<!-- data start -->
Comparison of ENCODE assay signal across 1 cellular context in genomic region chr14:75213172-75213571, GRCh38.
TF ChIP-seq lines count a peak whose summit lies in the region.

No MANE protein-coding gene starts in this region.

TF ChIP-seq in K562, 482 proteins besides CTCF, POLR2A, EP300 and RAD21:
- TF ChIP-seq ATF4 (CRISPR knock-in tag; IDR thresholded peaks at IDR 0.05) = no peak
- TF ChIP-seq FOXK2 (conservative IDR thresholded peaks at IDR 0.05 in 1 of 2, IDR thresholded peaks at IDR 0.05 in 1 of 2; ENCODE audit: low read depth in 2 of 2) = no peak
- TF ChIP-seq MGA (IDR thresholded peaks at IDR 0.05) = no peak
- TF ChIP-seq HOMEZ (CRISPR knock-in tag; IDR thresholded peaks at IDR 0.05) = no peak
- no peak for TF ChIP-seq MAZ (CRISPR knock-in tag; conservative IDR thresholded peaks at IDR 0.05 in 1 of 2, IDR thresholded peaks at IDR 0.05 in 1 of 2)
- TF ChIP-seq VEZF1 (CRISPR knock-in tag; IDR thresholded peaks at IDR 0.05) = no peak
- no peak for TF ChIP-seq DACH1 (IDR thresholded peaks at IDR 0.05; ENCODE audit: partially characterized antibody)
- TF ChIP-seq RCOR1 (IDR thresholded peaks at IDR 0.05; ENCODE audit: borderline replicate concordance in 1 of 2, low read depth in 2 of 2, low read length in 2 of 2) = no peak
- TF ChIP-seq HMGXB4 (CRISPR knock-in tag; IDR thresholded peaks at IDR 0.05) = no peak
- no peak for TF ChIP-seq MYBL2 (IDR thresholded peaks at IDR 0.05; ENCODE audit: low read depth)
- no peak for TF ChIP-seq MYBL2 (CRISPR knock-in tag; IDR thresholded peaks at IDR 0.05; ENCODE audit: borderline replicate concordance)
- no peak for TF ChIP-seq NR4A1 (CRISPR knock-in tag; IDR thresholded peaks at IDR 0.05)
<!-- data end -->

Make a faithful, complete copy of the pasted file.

Comparison of ENCODE assay signal across 1 cellular context in genomic region chr14:75213172-75213571, GRCh38.
TF ChIP-seq lines count a peak whose summit lies in the region.

No MANE protein-coding gene starts in this region.

TF ChIP-seq in K562, 482 proteins besides CTCF, POLR2A, EP300 and RAD21:
- TF ChIP-seq ATF4 (CRISPR knock-in tag; IDR thresholded peaks at IDR 0.05) = no peak
- TF ChIP-seq FOXK2 (conservative IDR thresholded peaks at IDR 0.05 in 1 of 2, IDR thresholded peaks at IDR 0.05 in 1 of 2; ENCODE audit: low read depth in 2 of 2) = no peak
- TF ChIP-seq MGA (IDR thresholded peaks at IDR 0.05) = no peak
- TF ChIP-seq HOMEZ (CRISPR knock-in tag; IDR thresholded peaks at IDR 0.05) = no peak
- no peak for TF ChIP-seq MAZ (CRISPR knock-in tag; conservative IDR thresholded peaks at IDR 0.05 in 1 of 2, IDR thresholded peaks at IDR 0.05 in 1 of 2)
- TF ChIP-seq VEZF1 (CRISPR knock-in tag; IDR thresholded peaks at IDR 0.05) = no peak
- no peak for TF ChIP-seq DACH1 (IDR thresholded peaks at IDR 0.05; ENCODE audit: partially characterized antibody)
- TF ChIP-seq RCOR1 (IDR thresholded peaks at IDR 0.05; ENCODE audit: borderline replicate concordance in 1 of 2, low read depth in 2 of 2, low read length in 2 of 2) = no peak
- TF ChIP-seq HMGXB4 (CRISPR knock-in tag; IDR thresholded peaks at IDR 0.05) = no peak
- no peak for TF ChIP-seq MYBL2 (IDR thresholded peaks at IDR 0.05; ENCODE audit: low read depth)
- no peak for TF ChIP-seq MYBL2 (CRISPR knock-in tag; IDR thresholded peaks at IDR 0.05; ENCODE audit: borderline replicate concordance)
- no peak for TF ChIP-seq NR4A1 (CRISPR knock-in tag; IDR thresholded peaks at IDR 0.05)